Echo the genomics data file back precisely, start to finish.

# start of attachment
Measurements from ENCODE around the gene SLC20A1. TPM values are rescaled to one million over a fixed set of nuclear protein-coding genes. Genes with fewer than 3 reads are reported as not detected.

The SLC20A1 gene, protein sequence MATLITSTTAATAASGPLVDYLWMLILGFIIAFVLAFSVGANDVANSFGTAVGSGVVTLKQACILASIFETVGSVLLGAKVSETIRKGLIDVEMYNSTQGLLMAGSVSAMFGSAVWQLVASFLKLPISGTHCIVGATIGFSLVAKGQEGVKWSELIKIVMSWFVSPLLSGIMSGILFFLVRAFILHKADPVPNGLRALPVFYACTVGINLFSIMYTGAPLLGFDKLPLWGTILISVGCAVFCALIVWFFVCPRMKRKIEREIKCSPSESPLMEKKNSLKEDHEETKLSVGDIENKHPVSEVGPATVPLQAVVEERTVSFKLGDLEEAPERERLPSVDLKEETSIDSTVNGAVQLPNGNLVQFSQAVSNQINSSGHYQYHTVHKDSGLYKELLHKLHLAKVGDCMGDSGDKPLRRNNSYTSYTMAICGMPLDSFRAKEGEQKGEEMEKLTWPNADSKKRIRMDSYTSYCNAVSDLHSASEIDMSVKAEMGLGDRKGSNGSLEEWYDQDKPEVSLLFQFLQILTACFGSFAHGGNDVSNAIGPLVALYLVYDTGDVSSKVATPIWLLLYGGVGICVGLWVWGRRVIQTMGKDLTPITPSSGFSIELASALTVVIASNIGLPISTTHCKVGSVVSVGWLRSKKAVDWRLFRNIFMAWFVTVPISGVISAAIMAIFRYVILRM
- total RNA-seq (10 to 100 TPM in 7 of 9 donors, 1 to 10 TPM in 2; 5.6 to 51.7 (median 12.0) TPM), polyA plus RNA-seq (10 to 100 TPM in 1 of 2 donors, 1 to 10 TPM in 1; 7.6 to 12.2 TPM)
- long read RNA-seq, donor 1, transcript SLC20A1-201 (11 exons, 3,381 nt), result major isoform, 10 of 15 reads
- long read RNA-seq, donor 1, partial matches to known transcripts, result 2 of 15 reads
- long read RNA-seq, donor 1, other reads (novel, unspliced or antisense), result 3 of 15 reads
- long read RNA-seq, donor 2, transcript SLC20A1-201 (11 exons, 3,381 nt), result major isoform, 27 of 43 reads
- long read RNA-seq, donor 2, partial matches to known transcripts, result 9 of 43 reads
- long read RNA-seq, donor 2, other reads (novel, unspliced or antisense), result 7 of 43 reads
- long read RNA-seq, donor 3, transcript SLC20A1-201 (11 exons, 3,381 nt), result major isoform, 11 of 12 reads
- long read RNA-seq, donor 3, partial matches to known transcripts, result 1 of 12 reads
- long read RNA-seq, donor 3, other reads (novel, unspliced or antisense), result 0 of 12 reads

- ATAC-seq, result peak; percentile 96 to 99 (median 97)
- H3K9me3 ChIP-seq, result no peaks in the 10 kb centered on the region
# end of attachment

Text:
Measurements from ENCODE around the gene SLC20A1. TPM values are rescaled to one million over a fixed set of nuclear protein-coding genes. Genes with fewer than 3 reads are reported as not detected.

The SLC20A1 gene, protein sequence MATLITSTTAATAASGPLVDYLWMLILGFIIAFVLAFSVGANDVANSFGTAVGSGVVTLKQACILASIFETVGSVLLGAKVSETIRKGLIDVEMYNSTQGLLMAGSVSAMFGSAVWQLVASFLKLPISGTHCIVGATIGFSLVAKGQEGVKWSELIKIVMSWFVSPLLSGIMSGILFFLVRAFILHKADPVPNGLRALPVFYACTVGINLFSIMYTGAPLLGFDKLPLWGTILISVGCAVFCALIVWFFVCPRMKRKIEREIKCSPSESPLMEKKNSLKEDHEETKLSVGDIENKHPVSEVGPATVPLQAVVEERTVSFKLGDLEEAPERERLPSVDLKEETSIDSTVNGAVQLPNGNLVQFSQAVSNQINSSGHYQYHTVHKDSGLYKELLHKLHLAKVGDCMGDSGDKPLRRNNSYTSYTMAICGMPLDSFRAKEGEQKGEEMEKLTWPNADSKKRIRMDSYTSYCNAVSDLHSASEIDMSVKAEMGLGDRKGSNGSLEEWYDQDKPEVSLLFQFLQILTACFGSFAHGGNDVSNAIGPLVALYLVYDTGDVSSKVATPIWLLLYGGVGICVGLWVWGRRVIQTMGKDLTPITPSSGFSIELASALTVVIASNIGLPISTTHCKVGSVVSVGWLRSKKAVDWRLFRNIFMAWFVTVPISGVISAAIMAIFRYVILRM
- total RNA-seq (10 to 100 TPM in 7 of 9 donors, 1 to 10 TPM in 2; 5.6 to 51.7 (median 12.0) TPM), polyA plus RNA-seq (10 to 100 TPM in 1 of 2 donors, 1 to 10 TPM in 1; 7.6 to 12.2 TPM)
- long read RNA-seq, donor 1, transcript SLC20A1-201 (11 exons, 3,381 nt), result major isoform, 10 of 15 reads
- long read RNA-seq, donor 1, partial matches to known transcripts, result 2 of 15 reads
- long read RNA-seq, donor 1, other reads (novel, unspliced or antisense), result 3 of 15 reads
- long read RNA-seq, donor 2, transcript SLC20A1-201 (11 exons, 3,381 nt), result major isoform, 27 of 43 reads
- long read RNA-seq, donor 2, partial matches to known transcripts, result 9 of 43 reads
- long read RNA-seq, donor 2, other reads (novel, unspliced or antisense), result 7 of 43 reads
- long read RNA-seq, donor 3, transcript SLC20A1-201 (11 exons, 3,381 nt), result major isoform, 11 of 12 reads
- long read RNA-seq, donor 3, partial matches to known transcripts, result 1 of 12 reads
- long read RNA-seq, donor 3, other reads (novel, unspliced or antisense), result 0 of 12 reads

- ATAC-seq, result peak; percentile 96 to 99 (median 97)
- H3K9me3 ChIP-seq, result no peaks in the 10 kb centered on the region